[Milton-L] The TeaM: Phoenix, Saudi Arabia

Bob Blair bblair48 at yahoo.com
Thu Jul 21 22:49:49 EDT 2011


Rinascente:  The English word that immediately came to my mind is 'transcendent'.  Is that close to Tasso's meaning?

Bob Blair

--- On Tue, 7/19/11, Dario Rivarossa <dario.rivarossa at gmail.com> wrote:

> From: Dario Rivarossa <dario.rivarossa at gmail.com>
> Subject: [Milton-L] The TeaM: Phoenix, Saudi Arabia
> To: milton-l at lists.richmond.edu
> Date: Tuesday, July 19, 2011, 10:32 PM
> Or a te mi rivolgo, e tu supremo
> Fra gli altri onore avrai ne gli alti carmi,
> Immortal, rinascente, unico augello.
> 
> _____Torquato Tasso, Il Mondo Creato 5.1278-1280
> 
> I now address you, and you will receive
> The greatest honors in this high song,
> You immortal, rebirthing [*], unique bird.
> 
> Starting from these verses in the fifth Part, about the
> fifth day of
> Creation, a “long poem within the long poem” begins,
> wholly dedicated
> to the legendary phoenix. It will take some 350 verses i.e.
> like two
> cantos in the Divine Comedy. The main reason being quite
> clear, as the
> phoenix is a traditional symbol of Christ, dying and
> resurrecting;
> already v. 1280 leaves little room to doubts, in case.
> But, since the “short long poem” develops for so many
> verses, it
> becomes much more than a bare list of symbols. Just the
> main events in
> the life of the “unique bird” show in fact a
> relationship to the Son’s
> saga: Tasso will moreover display all of his skills in
> describing
> fantastic Eastern landscapes etc. Maybe he also needed a
> lyrical pause
> after writing down hundreds of de-structured pages without
> a “hero.”
> 
> As far as PL is concerned, it is worth noticing that, even
> though the
> bird is called the Arabian phoenix, Arabia is the place
> where it [**]
> goes in order to die, once in one thousand [***] years, but
> it has its
> homeland on a mysterious plateau in the far, far East,
> sharing the
> most common features of Eden. It is not called “Eden,”
> though, and it
> shows no trace of any former human inhabitant. In Part 7,
> Tasso will
> wonder where Adam’s paradise could have been; he presents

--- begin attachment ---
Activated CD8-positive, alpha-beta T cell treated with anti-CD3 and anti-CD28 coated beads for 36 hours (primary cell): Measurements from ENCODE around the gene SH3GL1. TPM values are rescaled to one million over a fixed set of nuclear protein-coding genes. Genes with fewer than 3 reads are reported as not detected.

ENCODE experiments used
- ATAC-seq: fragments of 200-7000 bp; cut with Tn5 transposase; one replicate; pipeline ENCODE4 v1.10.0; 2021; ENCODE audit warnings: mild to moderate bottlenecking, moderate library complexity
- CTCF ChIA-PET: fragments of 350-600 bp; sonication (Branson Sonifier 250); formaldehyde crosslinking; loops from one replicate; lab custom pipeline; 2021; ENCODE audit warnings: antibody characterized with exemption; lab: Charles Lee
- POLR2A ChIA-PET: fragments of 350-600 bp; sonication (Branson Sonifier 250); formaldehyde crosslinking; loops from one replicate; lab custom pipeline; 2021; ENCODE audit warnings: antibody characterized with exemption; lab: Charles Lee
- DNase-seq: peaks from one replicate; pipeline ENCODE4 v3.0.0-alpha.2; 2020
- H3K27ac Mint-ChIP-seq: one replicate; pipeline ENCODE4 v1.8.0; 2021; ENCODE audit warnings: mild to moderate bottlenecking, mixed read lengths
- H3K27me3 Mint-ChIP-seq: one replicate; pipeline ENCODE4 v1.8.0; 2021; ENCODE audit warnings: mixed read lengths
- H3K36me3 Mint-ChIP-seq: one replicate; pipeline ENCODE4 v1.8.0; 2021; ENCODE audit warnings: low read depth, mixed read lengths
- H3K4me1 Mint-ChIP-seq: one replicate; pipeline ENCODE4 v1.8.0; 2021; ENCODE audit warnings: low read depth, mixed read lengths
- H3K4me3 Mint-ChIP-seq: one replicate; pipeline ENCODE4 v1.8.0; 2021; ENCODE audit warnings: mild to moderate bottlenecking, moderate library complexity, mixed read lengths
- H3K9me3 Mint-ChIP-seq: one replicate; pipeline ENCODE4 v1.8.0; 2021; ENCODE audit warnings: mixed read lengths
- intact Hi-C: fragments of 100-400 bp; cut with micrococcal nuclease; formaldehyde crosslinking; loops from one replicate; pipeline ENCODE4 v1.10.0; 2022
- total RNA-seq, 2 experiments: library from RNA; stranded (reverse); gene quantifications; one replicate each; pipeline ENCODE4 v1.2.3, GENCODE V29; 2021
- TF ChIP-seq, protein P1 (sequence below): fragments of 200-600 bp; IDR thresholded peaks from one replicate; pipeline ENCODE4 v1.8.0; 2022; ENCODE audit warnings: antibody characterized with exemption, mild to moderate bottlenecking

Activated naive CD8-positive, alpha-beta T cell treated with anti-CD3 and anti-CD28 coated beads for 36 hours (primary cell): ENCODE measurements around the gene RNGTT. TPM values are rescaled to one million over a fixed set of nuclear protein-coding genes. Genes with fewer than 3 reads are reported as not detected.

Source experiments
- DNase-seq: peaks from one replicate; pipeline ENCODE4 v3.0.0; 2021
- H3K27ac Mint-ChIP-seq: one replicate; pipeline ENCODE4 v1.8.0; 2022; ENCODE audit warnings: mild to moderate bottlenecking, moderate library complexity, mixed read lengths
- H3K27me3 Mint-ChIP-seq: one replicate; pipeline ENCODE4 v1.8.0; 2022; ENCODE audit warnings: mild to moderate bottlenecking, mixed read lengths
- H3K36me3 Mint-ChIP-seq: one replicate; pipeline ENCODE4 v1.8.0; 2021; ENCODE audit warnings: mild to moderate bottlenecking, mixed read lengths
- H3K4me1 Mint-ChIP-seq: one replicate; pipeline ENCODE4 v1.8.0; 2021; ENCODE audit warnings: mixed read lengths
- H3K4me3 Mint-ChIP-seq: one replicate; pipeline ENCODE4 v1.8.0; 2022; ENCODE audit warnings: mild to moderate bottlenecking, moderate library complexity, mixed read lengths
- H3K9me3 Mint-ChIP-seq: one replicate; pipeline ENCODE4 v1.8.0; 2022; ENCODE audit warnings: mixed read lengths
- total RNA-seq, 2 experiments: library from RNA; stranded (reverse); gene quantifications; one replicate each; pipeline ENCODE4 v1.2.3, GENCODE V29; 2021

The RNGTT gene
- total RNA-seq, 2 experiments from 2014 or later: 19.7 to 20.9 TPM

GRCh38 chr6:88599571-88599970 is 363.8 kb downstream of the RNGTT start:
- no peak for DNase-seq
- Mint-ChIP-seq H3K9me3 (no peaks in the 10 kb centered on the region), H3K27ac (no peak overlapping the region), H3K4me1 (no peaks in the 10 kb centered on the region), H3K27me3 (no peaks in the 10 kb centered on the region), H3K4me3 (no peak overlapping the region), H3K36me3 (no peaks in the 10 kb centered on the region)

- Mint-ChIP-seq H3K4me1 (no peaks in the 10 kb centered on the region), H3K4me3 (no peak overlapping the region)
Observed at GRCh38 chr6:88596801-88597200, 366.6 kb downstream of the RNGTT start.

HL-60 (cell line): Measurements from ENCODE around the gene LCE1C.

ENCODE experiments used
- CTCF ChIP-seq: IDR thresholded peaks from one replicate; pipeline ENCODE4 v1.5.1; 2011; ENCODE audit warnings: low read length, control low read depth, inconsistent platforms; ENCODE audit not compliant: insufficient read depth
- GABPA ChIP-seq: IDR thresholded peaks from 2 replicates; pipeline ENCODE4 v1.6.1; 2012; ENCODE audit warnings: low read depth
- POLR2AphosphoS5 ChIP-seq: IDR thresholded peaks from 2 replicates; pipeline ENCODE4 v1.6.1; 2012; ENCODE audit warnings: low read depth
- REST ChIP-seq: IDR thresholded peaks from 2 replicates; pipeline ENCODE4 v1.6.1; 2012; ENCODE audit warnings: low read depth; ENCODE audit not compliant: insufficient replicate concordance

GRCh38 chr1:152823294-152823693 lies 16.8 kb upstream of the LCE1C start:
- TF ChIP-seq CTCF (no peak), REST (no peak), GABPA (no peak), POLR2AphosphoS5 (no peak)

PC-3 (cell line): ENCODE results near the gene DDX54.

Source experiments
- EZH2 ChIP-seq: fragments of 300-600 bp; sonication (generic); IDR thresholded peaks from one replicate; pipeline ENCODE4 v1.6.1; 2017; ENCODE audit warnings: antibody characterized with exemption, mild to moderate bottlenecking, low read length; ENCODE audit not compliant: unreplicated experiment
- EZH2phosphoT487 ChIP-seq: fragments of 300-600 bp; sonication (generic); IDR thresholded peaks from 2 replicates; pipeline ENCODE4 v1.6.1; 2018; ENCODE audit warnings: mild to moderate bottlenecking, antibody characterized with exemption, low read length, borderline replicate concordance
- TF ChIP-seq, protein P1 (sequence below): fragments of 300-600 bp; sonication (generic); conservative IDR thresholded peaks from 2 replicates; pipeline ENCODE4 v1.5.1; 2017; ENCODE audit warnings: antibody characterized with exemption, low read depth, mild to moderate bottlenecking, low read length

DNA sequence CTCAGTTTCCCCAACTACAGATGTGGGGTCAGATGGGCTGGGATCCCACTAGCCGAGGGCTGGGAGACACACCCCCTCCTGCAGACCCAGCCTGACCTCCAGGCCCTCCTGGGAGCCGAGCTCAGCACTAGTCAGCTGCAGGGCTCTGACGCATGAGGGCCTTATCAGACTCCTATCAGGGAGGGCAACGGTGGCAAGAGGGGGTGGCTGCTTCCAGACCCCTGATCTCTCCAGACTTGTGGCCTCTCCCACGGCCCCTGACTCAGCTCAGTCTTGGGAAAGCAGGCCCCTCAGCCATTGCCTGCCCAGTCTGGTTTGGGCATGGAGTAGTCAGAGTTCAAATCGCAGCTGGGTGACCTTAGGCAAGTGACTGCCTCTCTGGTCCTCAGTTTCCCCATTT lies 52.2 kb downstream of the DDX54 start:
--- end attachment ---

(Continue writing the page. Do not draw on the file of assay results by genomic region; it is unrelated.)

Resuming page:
> a lot of
> conjectures, then quits.
> 
> In the following chapters we will be briefly examining some
> peculiar
> passages in the story of the phoenix.
> 
> 
> [*] How to translate the simple Italian adjective
> “rinascente” proved
> a tough nut to crack. It literally means “going to be
> born again
> (after dying),” but a brief word was needed, nor could I
> choose “born
> again” because it currently conveys a completely
> different idea. It
> could then be rendered as “ever-again-born,” or the
> like, but that
> would suggest sort of a reincarnation, whereas the Italian
> word
> alludes to Jesus’ resurrection, i.e. not the process of
> undergoing a
> repetition of one's life, but acquiring a supernatural
> condition, as
> Tasso explains in vv. 1292-1297. “Reviving” seemed too
> weak to me: it
> was important to keep the image of birth. And
> “(re)nascent” means
> something else. I finally opted for a (not brand new)
> neologism. But
> maybe it proves awkward here. Replies will be welcome.
> 
> [**] Maybe it would be more correct to address the bird as
> “he,” as
> people do with the pets they love, and especially because
> of its
> Christological symbol. The problem is, “phoenix” in
> Italian is a
> feminine word, so that Tasso writes “ella” (she) etc.,
> not because the
> bird is a female one (it is said to be beyond any sex) but
> just for
> syntactical reasons. So, I will cling to “it.”
> 
> [***] Instead of 500, as it is generally assumed by most
> poets.
> 
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